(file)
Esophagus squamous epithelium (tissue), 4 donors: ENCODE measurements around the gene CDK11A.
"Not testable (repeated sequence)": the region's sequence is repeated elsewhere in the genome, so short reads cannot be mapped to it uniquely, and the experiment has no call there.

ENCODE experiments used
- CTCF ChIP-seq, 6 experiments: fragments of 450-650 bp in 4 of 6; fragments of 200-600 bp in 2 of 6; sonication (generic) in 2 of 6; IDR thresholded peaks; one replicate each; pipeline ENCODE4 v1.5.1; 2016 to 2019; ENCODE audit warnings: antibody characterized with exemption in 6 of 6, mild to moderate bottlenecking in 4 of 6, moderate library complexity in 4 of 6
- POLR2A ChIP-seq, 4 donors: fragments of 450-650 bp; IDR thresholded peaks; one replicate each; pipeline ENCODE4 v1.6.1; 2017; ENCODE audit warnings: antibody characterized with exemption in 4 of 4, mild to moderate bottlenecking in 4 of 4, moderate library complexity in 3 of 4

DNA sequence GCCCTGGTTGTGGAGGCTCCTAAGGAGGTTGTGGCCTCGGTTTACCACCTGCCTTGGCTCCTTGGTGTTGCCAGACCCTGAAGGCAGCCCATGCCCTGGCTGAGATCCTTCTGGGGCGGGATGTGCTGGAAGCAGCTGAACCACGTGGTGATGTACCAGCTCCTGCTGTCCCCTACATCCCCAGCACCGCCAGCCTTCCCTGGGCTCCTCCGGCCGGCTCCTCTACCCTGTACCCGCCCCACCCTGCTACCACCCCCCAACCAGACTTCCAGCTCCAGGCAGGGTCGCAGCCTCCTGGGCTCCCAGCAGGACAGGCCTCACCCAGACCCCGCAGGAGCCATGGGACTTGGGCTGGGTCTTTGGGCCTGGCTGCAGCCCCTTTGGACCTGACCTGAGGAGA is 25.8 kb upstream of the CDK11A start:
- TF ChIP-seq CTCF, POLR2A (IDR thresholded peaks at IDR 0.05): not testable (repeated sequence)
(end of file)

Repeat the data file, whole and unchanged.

Esophagus squamous epithelium (tissue), 4 donors: ENCODE measurements around the gene CDK11A.
"Not testable (repeated sequence)": the region's sequence is repeated elsewhere in the genome, so short reads cannot be mapped to it uniquely, and the experiment has no call there.

ENCODE experiments used
- CTCF ChIP-seq, 6 experiments: fragments of 450-650 bp in 4 of 6; fragments of 200-600 bp in 2 of 6; sonication (generic) in 2 of 6; IDR thresholded peaks; one replicate each; pipeline ENCODE4 v1.5.1; 2016 to 2019; ENCODE audit warnings: antibody characterized with exemption in 6 of 6, mild to moderate bottlenecking in 4 of 6, moderate library complexity in 4 of 6
- POLR2A ChIP-seq, 4 donors: fragments of 450-650 bp; IDR thresholded peaks; one replicate each; pipeline ENCODE4 v1.6.1; 2017; ENCODE audit warnings: antibody characterized with exemption in 4 of 4, mild to moderate bottlenecking in 4 of 4, moderate library complexity in 3 of 4

DNA sequence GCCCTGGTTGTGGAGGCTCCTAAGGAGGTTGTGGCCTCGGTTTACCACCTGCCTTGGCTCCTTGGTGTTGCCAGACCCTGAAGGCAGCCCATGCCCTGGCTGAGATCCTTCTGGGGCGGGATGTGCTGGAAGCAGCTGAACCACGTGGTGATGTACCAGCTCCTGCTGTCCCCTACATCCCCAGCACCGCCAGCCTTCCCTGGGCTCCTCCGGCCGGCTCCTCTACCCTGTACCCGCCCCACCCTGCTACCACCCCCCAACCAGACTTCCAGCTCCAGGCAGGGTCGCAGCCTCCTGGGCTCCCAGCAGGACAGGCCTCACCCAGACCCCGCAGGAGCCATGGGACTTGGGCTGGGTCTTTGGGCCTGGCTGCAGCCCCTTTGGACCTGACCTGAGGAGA is 25.8 kb upstream of the CDK11A start:
- TF ChIP-seq CTCF, POLR2A (IDR thresholded peaks at IDR 0.05): not testable (repeated sequence)